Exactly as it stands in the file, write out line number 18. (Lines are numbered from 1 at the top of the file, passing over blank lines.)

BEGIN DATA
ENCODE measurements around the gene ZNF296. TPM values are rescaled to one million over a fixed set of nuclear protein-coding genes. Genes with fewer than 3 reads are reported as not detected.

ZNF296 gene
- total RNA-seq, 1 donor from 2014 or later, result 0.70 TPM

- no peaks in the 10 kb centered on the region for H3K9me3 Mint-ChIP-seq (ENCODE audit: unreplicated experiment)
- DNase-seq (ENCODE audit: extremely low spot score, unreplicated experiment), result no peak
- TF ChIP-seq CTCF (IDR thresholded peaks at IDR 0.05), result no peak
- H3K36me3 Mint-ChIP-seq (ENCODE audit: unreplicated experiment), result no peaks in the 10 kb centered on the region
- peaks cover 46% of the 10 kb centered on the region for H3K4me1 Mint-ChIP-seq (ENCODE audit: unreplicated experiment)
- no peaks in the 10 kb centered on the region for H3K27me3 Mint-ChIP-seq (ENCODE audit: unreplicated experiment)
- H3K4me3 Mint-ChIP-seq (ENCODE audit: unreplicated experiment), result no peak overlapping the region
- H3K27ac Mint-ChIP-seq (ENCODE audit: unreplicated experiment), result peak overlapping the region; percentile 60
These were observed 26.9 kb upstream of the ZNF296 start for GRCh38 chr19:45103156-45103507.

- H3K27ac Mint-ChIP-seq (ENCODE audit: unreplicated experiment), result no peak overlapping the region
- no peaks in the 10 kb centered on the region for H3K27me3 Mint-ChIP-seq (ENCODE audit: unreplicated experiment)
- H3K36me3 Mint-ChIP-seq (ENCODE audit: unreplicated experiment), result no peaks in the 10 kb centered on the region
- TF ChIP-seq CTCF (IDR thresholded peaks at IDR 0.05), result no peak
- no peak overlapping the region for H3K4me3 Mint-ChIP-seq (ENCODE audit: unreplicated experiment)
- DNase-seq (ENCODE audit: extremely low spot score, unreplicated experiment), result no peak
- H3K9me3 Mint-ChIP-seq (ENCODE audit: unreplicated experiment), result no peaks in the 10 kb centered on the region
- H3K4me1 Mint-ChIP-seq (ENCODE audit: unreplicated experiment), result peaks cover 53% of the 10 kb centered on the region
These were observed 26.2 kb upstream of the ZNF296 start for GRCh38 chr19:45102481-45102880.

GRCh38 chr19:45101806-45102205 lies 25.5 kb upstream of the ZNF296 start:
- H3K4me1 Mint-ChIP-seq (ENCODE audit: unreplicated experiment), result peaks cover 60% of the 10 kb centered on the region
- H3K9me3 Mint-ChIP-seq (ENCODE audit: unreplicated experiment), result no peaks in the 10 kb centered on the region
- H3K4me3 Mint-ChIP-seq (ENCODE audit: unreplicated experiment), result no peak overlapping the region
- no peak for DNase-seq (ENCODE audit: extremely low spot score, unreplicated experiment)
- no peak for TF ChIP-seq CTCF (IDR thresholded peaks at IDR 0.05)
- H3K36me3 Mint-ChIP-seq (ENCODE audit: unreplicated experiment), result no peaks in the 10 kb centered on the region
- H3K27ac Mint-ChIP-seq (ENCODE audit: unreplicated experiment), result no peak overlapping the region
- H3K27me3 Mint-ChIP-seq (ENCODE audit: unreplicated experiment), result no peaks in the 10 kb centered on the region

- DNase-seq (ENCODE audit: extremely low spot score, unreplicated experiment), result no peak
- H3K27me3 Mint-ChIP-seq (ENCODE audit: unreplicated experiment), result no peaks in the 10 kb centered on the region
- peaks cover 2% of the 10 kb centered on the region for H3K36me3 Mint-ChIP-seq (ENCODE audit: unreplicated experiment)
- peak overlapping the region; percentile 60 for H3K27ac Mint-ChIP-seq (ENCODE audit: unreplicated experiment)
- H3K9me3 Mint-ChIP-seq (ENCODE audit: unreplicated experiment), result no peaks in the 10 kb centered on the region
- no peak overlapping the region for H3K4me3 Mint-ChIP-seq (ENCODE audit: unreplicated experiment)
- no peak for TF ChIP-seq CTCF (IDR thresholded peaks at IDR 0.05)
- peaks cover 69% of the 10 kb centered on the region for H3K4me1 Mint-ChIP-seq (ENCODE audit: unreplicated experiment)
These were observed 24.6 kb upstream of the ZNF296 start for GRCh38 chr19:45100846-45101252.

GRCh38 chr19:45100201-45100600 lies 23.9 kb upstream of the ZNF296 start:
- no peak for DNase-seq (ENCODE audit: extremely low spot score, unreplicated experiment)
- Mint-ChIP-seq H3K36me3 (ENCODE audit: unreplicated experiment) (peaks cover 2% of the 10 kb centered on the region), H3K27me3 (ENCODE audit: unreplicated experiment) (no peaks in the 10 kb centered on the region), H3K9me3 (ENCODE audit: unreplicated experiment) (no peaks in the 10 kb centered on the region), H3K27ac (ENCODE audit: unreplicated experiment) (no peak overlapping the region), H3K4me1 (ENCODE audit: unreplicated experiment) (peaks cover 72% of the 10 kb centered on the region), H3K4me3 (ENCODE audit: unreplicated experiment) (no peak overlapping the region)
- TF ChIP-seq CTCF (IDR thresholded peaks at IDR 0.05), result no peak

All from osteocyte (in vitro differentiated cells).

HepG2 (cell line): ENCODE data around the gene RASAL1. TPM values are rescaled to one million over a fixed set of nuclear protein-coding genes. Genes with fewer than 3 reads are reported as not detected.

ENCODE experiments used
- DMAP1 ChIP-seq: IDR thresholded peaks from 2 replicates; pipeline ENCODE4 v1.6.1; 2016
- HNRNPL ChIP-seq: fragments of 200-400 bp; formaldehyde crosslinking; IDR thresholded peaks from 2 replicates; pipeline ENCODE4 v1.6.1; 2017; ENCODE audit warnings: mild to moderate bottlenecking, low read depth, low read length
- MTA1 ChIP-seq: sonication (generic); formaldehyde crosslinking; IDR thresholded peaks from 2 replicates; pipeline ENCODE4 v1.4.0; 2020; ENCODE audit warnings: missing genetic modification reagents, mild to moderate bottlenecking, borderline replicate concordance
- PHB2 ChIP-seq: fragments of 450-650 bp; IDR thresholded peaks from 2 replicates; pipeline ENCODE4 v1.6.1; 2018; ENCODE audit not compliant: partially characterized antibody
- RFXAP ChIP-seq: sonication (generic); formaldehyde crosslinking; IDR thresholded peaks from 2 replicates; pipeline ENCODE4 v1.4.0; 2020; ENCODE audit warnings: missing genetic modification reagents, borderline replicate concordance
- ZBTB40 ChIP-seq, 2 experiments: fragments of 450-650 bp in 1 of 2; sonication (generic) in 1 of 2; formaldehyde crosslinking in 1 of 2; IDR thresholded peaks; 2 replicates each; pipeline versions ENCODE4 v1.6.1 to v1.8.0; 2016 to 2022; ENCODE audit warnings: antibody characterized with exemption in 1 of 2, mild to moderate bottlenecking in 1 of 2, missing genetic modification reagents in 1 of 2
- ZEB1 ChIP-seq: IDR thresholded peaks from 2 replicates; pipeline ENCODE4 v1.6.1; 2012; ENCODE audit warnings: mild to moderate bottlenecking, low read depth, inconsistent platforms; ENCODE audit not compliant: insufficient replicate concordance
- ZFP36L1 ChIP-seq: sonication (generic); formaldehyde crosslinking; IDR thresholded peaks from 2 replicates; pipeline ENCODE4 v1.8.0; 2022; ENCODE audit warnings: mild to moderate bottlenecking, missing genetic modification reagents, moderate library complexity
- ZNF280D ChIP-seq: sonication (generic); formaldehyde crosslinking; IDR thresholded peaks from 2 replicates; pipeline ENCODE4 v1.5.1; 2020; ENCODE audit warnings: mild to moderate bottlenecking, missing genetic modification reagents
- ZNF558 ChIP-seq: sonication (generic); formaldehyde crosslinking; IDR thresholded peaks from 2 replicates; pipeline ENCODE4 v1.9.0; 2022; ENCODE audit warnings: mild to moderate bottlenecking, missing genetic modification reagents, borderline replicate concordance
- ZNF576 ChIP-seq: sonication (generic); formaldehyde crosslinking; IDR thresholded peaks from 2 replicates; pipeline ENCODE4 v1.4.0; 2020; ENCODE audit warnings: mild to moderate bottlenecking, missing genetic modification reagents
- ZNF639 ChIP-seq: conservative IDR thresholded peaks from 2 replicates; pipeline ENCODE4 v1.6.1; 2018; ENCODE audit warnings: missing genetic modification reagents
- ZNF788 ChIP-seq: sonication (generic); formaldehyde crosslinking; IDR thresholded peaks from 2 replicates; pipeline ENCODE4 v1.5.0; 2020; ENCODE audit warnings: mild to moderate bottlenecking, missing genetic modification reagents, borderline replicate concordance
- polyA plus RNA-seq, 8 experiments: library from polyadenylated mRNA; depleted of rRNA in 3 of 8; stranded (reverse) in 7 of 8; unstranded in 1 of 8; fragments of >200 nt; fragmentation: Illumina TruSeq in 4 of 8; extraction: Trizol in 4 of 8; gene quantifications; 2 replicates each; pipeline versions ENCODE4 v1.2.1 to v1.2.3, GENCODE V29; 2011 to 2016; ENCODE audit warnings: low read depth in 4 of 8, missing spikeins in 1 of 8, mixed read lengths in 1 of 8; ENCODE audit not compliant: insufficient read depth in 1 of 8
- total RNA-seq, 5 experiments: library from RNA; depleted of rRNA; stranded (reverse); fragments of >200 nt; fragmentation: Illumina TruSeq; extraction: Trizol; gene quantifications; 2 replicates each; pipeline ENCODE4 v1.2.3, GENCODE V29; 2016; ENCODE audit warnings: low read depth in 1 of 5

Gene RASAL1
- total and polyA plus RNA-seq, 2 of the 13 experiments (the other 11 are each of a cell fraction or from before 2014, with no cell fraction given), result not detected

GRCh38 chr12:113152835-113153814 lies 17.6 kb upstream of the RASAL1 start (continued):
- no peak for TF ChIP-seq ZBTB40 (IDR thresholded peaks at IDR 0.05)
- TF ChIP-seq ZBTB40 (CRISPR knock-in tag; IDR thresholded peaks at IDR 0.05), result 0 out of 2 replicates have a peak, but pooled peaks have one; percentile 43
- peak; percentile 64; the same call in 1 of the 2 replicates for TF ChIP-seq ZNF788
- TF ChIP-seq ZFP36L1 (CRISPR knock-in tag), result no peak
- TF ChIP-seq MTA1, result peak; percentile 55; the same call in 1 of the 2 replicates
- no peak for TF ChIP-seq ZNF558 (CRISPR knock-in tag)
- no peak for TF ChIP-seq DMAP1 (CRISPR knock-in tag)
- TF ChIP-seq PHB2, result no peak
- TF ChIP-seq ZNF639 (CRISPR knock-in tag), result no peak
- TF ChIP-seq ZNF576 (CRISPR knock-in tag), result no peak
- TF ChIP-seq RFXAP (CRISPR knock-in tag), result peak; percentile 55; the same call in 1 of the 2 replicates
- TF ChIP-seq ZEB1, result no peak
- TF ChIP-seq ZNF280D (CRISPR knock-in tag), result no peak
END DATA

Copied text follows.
- DNase-seq (ENCODE audit: extremely low spot score, unreplicated experiment), result no peak